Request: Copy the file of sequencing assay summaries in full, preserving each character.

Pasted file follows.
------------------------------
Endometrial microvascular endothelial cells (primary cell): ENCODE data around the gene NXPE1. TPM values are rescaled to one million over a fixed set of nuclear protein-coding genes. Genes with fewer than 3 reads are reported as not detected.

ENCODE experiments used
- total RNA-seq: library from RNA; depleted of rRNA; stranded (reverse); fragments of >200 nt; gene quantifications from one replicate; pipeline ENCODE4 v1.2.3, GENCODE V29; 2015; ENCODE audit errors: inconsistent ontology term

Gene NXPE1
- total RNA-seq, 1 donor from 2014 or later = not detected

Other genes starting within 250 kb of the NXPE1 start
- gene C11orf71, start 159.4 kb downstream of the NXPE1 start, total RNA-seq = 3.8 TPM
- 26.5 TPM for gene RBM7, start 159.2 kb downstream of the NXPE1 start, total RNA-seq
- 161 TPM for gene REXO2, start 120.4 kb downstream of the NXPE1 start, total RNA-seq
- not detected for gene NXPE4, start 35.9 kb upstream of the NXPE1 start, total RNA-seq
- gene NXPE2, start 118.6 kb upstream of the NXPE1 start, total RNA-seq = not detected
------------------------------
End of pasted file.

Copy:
Endometrial microvascular endothelial cells (primary cell): ENCODE data around the gene NXPE1. TPM values are rescaled to one million over a fixed set of nuclear protein-coding genes. Genes with fewer than 3 reads are reported as not detected.

ENCODE experiments used
- total RNA-seq: library from RNA; depleted of rRNA; stranded (reverse); fragments of >200 nt; gene quantifications from one replicate; pipeline ENCODE4 v1.2.3, GENCODE V29; 2015; ENCODE audit errors: inconsistent ontology term

Gene NXPE1
- total RNA-seq, 1 donor from 2014 or later = not detected

Other genes starting within 250 kb of the NXPE1 start
- gene C11orf71, start 159.4 kb downstream of the NXPE1 start, total RNA-seq = 3.8 TPM
- 26.5 TPM for gene RBM7, start 159.2 kb downstream of the NXPE1 start, total RNA-seq
- 161 TPM for gene REXO2, start 120.4 kb downstream of the NXPE1 start, total RNA-seq
- not detected for gene NXPE4, start 35.9 kb upstream of the NXPE1 start, total RNA-seq
- gene NXPE2, start 118.6 kb upstream of the NXPE1 start, total RNA-seq = not detected